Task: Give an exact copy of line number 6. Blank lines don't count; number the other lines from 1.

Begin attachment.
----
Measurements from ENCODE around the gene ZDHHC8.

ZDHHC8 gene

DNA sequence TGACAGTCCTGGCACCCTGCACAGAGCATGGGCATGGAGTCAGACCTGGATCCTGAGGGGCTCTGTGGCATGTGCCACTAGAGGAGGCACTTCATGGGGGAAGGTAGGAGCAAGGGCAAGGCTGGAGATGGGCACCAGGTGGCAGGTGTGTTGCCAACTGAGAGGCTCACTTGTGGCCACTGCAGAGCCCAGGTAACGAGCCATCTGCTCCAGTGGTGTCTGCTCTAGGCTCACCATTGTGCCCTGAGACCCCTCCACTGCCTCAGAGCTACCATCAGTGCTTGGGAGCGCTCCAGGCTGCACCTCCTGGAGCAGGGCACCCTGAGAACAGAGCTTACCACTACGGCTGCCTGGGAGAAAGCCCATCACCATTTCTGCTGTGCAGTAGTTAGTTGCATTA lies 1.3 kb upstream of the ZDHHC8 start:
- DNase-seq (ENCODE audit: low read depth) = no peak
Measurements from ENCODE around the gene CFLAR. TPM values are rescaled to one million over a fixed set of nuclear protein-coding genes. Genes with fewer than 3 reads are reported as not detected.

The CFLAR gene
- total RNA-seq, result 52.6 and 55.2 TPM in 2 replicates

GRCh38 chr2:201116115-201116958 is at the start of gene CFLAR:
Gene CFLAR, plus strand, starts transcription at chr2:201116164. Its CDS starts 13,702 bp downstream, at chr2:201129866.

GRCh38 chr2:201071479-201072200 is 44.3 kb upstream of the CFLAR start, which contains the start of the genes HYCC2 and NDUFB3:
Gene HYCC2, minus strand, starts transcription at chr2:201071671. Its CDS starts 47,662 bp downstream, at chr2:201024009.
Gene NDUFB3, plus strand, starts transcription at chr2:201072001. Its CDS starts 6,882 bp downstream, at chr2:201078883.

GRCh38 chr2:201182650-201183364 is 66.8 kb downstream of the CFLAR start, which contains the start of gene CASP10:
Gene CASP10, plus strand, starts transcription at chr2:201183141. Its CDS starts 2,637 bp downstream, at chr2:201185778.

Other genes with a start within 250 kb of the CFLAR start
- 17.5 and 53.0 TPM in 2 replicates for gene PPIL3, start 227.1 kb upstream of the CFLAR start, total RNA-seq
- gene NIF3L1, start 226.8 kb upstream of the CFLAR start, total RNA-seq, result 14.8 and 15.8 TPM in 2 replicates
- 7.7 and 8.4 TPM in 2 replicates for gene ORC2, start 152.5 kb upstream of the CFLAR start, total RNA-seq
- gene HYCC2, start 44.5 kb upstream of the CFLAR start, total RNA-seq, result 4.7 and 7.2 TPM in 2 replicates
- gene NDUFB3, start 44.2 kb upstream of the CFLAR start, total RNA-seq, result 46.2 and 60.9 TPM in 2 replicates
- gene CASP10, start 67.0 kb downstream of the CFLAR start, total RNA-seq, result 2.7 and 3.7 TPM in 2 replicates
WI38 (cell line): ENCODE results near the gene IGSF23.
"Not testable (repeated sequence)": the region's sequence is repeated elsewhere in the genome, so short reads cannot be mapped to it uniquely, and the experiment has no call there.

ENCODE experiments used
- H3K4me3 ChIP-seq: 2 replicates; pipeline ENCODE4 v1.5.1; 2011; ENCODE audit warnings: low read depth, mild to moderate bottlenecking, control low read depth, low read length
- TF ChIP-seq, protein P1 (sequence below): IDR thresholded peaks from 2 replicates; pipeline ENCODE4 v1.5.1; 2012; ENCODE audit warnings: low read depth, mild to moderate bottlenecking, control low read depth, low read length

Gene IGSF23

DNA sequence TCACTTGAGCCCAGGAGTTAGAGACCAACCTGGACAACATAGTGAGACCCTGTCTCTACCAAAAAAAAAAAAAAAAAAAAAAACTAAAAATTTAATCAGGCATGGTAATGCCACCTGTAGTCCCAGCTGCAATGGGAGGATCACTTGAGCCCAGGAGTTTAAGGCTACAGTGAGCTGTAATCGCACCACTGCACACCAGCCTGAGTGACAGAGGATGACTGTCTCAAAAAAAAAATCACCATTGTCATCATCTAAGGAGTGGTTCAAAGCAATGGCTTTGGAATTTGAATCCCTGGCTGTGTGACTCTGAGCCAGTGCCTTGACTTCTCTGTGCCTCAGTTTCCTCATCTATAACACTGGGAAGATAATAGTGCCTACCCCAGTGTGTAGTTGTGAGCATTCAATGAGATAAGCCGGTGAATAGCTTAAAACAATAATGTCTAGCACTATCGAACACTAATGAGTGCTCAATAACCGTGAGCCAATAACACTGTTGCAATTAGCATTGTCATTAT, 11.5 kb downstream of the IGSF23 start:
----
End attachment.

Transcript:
The CFLAR gene